Barbara Munroe – Campaign Cabinet Members

A campaign of this magnitude doesn’t happen without the support and dedication of our community. The OWN.CANCER campaign cabinet is made up of passionate Calgarians who are champions for improved cancer research, treatment and care in our province. Through their advocacy, donations and guidance, we’re closer to reaching our $250 million fundraising goal in support of the Calgary Cancer Centre. In this series, we’re sitting down with our cabinet members to learn what the OWN.CANCER campaign means to them and the impact it will have on Albertans facing cancer. 

Barbara Munroe is a former lawyer having retired as executive vice president and general counsel of WestJet Airlines. Prior to that, she held senior legal and executive positions at Imperial Oil, SMART Technologies and Blake, Cassels & Graydon. Barbara is now focused on corporate directorships within the oil and gas (Crescent Point) and utilities (ENMAX) sectors, along with being a Trustee of the Alberta Cancer Foundation. She is also a two-time University of Calgary graduate (BComm ’87, LLB ’90).

 

I am convinced that the Calgary Cancer Centre will change the landscape of cancer care and research, while also providing meaningful and diversified economic benefits to Calgary. It will be the largest comprehensive cancer centre in Canada – that’s impact!

– Barbara Munroe

 

What inspires you to OWN.CANCER?

In May 2012 I was diagnosed with breast cancer. My world was displaced at the time I was full-stride in my career. One year following my diagnosis, my mother was diagnosed with cancer in her jaw that necessitated invasive surgery with long-lasting daily living effects, and my father is currently living with metastatic prostate cancer.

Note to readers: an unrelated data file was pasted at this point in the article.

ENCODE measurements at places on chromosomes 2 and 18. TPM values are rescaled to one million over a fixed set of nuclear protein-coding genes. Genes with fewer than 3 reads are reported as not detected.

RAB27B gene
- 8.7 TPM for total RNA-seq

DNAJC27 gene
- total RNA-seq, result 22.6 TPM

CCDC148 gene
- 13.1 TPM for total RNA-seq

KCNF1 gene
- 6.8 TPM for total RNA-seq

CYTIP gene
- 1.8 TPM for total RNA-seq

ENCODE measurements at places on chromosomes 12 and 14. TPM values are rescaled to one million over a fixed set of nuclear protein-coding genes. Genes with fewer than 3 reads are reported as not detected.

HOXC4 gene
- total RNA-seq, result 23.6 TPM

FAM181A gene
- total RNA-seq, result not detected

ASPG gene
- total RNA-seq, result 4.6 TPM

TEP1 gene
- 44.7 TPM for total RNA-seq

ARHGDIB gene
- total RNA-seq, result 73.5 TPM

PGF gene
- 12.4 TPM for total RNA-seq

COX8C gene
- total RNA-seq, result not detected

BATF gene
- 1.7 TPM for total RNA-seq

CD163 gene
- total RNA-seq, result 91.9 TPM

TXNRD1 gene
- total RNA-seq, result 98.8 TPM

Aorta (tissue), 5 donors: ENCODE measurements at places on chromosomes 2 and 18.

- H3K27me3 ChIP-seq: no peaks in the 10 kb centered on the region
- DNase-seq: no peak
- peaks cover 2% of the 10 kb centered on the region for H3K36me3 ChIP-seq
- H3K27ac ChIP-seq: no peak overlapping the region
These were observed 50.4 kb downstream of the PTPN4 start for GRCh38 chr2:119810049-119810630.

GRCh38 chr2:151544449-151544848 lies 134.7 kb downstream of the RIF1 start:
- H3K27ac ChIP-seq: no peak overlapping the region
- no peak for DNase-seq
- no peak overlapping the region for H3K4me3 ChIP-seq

Having repurposed myself, I now have more time to give and the Alberta Cancer Foundation and the OWN.CANCER cabinet is the perfect fit to add my voice to the advancement of cancer awareness, prevention, screening and increased funding for research in Alberta, and for the new Calgary Cancer Centre.

I learned that the work of the Alberta Cancer Foundation supports every cancer-related clinical trial in Alberta – and that one positive clinical trial can help out hundreds of thousands of patients. That is real impact and is the practical inspiration that got me involved to advocate and fundraise for the OWN.CANCER campaign.

As the Lululemon tag goes “do one thing a day that scares you”. I am lucky as a survivor that I can try to live in the spirit of that adage – my personal inspiration to OWN.CANCER is that facing cancer should not be one of those things!

Why was it important to you to volunteer and contribute to this campaign?

You can’t help but be impressed with what has been built to date. With an investment of $1.4 billion, the Calgary Cancer Centre is the largest government infrastructure project in the province.

Construction will be complete in 2022 and it is anticipated that this facility will open to the public in 2023. That’s not a lot of time! But a lot of energy is going into attracting world-class clinicians and researchers to make the Calgary Cancer Centre the gold standard in care. Countless hours of professional and volunteer time have gone into this project, and we are on the doorstep of something that is going to be nothing short of game-changing.

It keeps coming back to that for me – the integration of research to optimize care – a collaborative approach with all of the right groups represented. This is what will differentiate the new centre and most importantly, offer hope and save lives! Integrated care and research is a pretty involved subject, but I am convinced that through the partnership with the University of Calgary, the Calgary Cancer Centre will be one of the leading cancer centres in North America.

How do you believe this campaign and the Calgary Cancer Centre will impact Albertans facing cancer?

Experience offers some perspective. While going through my own treatment, and observing that of my parents, the care and options were very good. However, the system, and the scattered and various facilities, were complex to navigate and didn’t result in feelings of being intimately connected to the universe of care providers.

Having everything in one place will alleviate anyone from feeling that they are alone when facing cancer. The feeling when walking into the Calgary Cancer Center will not be one of fear, but rather one of belonging.

I am convinced that the Calgary Cancer Centre will change the landscape of cancer care and research, while also providing meaningful and diversified economic benefits to Calgary. It will be the largest comprehensive cancer centre in Canada – that’s impact!

But most importantly, there will be a one-word answer for patients and their families facing cancer who ask “Where do I need to go?”